was successfully added to your cart.

Cart

Category

Local SEO

Google My Business Posts

By | Local SEO, SEO | 2 Comments

A few weeks ago Google rolled out a post feature for its My Business Listings. Now you can create Facebook-like posts in the back end of the Google My business interface, that will display an image, description and website link in a box below your Google My Business listing’s knowledge graph. First I’ll show you how to create & optimize these, then I’ll discuss where I foresee them being most useful.

Creating Google My Business Posts

First log into your Google My Business platform and select the location you want to create a post for (if you have more than one). So far posts have to be manually created for each location, so it’s not easy to roll them out to hundreds of listings. The post you create will only show up for the listing you create it for.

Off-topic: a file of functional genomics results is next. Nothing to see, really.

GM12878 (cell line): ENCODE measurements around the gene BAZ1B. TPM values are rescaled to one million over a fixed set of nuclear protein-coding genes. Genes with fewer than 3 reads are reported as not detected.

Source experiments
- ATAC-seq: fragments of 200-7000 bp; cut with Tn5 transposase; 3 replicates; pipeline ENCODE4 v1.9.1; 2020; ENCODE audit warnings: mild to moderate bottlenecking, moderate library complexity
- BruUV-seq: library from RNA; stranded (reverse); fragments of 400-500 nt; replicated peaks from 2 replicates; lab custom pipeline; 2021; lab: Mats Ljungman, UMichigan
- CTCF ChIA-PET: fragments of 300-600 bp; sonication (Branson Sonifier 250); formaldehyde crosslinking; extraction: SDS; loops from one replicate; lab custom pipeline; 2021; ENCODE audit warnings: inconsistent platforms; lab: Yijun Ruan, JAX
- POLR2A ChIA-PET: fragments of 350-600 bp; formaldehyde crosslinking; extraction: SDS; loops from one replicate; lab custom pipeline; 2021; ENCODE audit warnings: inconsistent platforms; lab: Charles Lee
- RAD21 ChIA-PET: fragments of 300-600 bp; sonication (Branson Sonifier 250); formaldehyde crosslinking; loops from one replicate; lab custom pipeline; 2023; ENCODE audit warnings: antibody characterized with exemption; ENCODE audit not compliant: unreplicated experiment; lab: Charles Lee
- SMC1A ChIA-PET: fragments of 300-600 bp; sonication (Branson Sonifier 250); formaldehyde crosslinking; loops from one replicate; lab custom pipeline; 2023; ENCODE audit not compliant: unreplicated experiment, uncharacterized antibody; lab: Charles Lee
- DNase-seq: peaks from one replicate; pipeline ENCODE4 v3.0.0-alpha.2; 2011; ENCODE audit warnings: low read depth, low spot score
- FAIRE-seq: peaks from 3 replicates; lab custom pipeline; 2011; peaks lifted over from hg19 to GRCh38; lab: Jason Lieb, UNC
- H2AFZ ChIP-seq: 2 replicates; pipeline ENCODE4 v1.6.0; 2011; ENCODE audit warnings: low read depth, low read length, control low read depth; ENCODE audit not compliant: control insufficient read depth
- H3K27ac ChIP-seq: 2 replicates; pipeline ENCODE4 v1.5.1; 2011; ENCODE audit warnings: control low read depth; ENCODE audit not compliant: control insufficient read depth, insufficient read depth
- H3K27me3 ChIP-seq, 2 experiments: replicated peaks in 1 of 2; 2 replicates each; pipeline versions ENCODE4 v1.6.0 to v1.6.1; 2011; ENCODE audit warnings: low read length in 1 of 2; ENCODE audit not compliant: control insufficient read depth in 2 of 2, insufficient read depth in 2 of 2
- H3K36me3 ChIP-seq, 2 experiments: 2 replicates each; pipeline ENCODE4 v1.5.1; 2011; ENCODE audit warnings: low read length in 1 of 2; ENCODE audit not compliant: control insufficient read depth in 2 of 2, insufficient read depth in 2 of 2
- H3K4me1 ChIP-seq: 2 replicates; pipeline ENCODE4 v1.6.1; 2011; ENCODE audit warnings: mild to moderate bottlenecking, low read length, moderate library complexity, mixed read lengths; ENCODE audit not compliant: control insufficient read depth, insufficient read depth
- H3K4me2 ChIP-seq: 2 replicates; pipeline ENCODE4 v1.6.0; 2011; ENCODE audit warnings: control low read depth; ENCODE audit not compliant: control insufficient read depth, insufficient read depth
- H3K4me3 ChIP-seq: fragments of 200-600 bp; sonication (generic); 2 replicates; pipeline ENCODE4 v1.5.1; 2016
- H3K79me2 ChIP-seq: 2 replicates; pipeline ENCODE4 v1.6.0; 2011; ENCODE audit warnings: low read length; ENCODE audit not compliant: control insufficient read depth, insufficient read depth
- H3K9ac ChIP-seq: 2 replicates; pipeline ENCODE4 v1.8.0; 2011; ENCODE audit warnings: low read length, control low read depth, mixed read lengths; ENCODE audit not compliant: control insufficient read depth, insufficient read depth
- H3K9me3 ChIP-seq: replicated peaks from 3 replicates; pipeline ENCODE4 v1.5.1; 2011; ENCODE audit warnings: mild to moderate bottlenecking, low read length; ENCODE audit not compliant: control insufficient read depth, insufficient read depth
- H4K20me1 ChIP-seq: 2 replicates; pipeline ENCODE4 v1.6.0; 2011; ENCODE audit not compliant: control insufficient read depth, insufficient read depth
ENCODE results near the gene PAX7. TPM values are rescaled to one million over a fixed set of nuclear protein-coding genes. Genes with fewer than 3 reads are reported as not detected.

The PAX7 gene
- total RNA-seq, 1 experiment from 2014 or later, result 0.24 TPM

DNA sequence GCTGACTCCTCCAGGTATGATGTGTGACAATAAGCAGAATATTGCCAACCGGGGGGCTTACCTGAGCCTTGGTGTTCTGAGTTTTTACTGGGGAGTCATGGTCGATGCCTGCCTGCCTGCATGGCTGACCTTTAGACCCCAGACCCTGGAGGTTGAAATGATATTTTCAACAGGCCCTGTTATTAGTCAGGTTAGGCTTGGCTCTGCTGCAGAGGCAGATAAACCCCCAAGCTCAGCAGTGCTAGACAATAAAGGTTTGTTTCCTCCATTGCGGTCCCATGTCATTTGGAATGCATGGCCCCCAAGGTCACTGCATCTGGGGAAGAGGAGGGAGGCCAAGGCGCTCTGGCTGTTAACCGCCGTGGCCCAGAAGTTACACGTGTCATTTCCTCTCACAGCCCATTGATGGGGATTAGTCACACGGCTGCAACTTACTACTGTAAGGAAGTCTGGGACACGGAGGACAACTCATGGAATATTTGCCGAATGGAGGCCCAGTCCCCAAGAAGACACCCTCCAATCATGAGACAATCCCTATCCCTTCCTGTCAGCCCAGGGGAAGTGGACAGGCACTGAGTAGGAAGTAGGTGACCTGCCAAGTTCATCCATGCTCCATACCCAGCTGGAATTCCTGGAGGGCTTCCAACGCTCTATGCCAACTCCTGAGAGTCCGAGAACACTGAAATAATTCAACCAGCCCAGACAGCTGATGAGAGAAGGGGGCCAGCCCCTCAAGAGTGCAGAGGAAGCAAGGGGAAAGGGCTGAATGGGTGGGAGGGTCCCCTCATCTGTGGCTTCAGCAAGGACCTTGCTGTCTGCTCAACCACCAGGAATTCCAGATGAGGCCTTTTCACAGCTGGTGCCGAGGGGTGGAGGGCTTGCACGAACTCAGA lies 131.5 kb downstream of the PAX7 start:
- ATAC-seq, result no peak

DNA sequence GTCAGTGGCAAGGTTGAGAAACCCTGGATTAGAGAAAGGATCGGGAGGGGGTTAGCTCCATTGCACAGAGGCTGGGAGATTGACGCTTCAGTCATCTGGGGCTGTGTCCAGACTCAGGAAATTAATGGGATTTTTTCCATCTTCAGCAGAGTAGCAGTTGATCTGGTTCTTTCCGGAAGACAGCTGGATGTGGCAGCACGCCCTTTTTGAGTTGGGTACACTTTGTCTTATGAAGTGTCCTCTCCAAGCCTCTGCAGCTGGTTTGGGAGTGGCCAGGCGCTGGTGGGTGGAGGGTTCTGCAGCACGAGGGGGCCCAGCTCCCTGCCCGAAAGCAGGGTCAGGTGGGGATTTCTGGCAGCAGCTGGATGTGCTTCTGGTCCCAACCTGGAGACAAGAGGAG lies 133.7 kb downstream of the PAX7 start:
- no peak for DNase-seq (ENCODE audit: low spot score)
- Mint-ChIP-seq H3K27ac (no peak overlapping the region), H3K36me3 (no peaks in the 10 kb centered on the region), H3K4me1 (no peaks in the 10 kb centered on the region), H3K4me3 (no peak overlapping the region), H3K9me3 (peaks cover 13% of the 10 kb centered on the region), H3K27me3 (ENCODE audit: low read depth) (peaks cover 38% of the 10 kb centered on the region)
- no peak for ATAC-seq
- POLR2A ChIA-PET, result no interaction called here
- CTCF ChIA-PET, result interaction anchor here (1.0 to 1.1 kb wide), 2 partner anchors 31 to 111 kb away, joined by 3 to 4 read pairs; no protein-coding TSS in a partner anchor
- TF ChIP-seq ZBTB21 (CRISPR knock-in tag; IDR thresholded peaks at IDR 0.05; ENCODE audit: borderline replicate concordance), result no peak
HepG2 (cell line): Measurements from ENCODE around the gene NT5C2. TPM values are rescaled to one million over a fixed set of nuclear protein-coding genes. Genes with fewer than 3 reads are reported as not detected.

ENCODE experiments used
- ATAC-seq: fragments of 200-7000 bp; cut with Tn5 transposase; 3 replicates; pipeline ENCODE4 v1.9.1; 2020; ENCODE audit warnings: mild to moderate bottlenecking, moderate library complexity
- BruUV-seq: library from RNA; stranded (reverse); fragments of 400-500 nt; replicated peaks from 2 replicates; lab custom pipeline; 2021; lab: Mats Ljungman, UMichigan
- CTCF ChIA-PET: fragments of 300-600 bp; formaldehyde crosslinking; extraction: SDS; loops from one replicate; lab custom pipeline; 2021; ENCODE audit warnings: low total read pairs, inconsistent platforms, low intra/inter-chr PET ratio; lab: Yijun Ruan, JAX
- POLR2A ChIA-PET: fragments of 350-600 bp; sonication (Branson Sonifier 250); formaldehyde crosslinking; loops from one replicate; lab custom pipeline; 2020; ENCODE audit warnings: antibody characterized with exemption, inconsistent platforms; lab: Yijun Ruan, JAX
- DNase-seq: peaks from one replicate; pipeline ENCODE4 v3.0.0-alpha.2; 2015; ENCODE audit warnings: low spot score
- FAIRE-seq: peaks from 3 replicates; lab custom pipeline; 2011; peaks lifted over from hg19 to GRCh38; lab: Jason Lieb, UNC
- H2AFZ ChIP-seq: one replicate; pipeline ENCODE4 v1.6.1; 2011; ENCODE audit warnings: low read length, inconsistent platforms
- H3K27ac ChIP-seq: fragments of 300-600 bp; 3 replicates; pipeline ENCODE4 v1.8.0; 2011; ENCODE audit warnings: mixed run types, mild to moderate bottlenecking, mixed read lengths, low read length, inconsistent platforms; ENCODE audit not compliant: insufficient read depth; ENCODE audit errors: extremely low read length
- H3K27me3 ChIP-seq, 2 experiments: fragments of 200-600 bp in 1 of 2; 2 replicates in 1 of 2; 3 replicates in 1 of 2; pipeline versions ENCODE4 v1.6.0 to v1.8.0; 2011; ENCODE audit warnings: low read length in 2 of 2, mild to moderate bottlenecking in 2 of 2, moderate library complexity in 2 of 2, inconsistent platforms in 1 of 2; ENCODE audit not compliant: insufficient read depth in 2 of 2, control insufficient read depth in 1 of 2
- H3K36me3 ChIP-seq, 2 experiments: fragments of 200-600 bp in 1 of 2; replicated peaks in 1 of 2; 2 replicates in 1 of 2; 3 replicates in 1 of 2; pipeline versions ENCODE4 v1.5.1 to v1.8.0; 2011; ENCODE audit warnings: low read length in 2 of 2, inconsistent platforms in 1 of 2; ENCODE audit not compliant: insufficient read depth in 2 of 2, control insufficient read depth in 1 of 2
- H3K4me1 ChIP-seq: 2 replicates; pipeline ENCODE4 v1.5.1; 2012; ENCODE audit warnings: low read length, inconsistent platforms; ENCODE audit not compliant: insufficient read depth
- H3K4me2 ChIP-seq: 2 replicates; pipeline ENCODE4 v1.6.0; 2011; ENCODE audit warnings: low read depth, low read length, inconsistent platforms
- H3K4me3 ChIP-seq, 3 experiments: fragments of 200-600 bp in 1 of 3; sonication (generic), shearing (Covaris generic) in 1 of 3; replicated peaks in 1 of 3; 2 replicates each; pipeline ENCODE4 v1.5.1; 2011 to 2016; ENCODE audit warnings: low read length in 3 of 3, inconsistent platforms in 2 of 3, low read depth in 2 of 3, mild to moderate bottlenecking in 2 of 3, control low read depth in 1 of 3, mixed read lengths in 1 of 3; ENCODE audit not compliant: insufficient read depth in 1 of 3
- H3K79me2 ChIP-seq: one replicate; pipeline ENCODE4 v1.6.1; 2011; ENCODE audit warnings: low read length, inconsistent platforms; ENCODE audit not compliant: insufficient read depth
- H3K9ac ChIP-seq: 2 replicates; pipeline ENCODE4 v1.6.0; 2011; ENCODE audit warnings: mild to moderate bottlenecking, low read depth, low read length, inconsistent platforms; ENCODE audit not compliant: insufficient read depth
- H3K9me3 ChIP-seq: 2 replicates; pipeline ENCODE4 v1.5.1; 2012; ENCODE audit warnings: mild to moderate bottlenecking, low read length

Once you’ve selected your location, click on the “Posts” option on the left nav and you’ll see a box in which you can write a post. You’ll also see previous posts located underneath (this particular post is expired, I’m not sure how long they stay there for).

Once you click into the post editor, it’ll look like this. The interface is admittedly clunky.

If you click on that big gray box, it’ll let you upload a photo and prompt you to crop it into a rectangular shape. (You would think the Photo Guidelines linked at the bottom would provide criteria for sizing, aspect ratio, etc. It does not.) Ideally your image should be engaging and grab attention. You may opt to include text in the image – this reminds me a lot of a Google AdWords Display ad, which may hint at the future of this functionality.

Then you can add a description – you have between 100-300 words.

There are really two types of posts – events and non-events. Non-event posts last a week, while event posts will prompt you to enter start/end dates and will stay up for the entire duration of the event.